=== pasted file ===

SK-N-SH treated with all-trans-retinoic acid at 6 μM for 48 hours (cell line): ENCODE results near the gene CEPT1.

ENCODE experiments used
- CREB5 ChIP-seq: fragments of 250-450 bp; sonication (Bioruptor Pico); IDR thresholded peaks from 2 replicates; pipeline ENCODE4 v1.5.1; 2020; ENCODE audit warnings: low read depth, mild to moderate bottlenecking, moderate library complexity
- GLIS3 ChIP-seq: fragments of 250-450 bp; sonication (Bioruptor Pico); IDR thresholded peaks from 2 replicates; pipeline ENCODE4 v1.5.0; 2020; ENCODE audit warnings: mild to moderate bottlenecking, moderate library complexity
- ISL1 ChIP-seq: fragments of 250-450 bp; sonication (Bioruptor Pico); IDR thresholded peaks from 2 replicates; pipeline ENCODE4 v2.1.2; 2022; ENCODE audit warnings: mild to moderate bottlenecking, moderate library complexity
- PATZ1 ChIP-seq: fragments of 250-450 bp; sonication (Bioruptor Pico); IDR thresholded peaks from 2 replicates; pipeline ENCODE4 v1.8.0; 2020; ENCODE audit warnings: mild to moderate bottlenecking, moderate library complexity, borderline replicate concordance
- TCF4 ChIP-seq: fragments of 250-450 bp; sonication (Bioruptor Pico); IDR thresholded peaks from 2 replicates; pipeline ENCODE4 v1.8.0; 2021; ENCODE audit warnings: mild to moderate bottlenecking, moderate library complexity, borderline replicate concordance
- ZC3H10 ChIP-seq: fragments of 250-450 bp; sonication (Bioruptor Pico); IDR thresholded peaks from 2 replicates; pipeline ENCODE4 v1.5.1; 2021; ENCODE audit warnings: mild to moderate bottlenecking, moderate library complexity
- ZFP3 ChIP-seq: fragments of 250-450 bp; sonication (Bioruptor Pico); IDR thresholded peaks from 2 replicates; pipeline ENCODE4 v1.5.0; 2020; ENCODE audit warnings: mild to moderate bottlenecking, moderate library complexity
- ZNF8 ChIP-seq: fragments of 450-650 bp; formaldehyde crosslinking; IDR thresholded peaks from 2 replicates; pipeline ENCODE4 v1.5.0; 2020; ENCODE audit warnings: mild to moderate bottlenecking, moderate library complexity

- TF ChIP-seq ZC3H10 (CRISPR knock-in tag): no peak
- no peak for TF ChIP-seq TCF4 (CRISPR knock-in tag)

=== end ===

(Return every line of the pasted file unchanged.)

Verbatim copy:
SK-N-SH treated with all-trans-retinoic acid at 6 μM for 48 hours (cell line): ENCODE results near the gene CEPT1.

ENCODE experiments used
- CREB5 ChIP-seq: fragments of 250-450 bp; sonication (Bioruptor Pico); IDR thresholded peaks from 2 replicates; pipeline ENCODE4 v1.5.1; 2020; ENCODE audit warnings: low read depth, mild to moderate bottlenecking, moderate library complexity
- GLIS3 ChIP-seq: fragments of 250-450 bp; sonication (Bioruptor Pico); IDR thresholded peaks from 2 replicates; pipeline ENCODE4 v1.5.0; 2020; ENCODE audit warnings: mild to moderate bottlenecking, moderate library complexity
- ISL1 ChIP-seq: fragments of 250-450 bp; sonication (Bioruptor Pico); IDR thresholded peaks from 2 replicates; pipeline ENCODE4 v2.1.2; 2022; ENCODE audit warnings: mild to moderate bottlenecking, moderate library complexity
- PATZ1 ChIP-seq: fragments of 250-450 bp; sonication (Bioruptor Pico); IDR thresholded peaks from 2 replicates; pipeline ENCODE4 v1.8.0; 2020; ENCODE audit warnings: mild to moderate bottlenecking, moderate library complexity, borderline replicate concordance
- TCF4 ChIP-seq: fragments of 250-450 bp; sonication (Bioruptor Pico); IDR thresholded peaks from 2 replicates; pipeline ENCODE4 v1.8.0; 2021; ENCODE audit warnings: mild to moderate bottlenecking, moderate library complexity, borderline replicate concordance
- ZC3H10 ChIP-seq: fragments of 250-450 bp; sonication (Bioruptor Pico); IDR thresholded peaks from 2 replicates; pipeline ENCODE4 v1.5.1; 2021; ENCODE audit warnings: mild to moderate bottlenecking, moderate library complexity
- ZFP3 ChIP-seq: fragments of 250-450 bp; sonication (Bioruptor Pico); IDR thresholded peaks from 2 replicates; pipeline ENCODE4 v1.5.0; 2020; ENCODE audit warnings: mild to moderate bottlenecking, moderate library complexity
- ZNF8 ChIP-seq: fragments of 450-650 bp; formaldehyde crosslinking; IDR thresholded peaks from 2 replicates; pipeline ENCODE4 v1.5.0; 2020; ENCODE audit warnings: mild to moderate bottlenecking, moderate library complexity

- TF ChIP-seq ZC3H10 (CRISPR knock-in tag): no peak
- no peak for TF ChIP-seq TCF4 (CRISPR knock-in tag)